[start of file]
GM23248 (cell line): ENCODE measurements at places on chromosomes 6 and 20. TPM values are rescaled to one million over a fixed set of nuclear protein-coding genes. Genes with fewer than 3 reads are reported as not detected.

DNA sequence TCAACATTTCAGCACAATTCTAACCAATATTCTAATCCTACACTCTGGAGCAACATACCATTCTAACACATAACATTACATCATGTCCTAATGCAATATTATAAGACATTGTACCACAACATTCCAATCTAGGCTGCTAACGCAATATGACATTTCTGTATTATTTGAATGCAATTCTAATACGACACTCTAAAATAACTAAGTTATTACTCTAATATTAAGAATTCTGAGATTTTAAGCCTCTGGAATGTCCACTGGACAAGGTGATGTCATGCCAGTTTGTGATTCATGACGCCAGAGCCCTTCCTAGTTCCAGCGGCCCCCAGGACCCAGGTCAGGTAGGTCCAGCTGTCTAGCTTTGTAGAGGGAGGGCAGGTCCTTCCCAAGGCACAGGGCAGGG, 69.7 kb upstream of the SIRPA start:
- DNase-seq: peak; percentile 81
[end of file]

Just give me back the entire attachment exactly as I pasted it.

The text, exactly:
GM23248 (cell line): ENCODE measurements at places on chromosomes 6 and 20. TPM values are rescaled to one million over a fixed set of nuclear protein-coding genes. Genes with fewer than 3 reads are reported as not detected.

DNA sequence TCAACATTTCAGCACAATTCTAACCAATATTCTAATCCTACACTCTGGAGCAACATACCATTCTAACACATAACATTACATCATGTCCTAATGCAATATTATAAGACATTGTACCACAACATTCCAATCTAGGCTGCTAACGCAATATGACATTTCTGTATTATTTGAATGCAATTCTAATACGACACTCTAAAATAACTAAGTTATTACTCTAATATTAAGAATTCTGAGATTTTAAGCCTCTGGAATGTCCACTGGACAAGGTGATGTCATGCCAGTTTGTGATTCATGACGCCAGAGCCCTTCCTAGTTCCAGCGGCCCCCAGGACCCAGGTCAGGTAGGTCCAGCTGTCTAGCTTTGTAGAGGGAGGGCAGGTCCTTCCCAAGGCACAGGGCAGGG, 69.7 kb upstream of the SIRPA start:
- DNase-seq: peak; percentile 81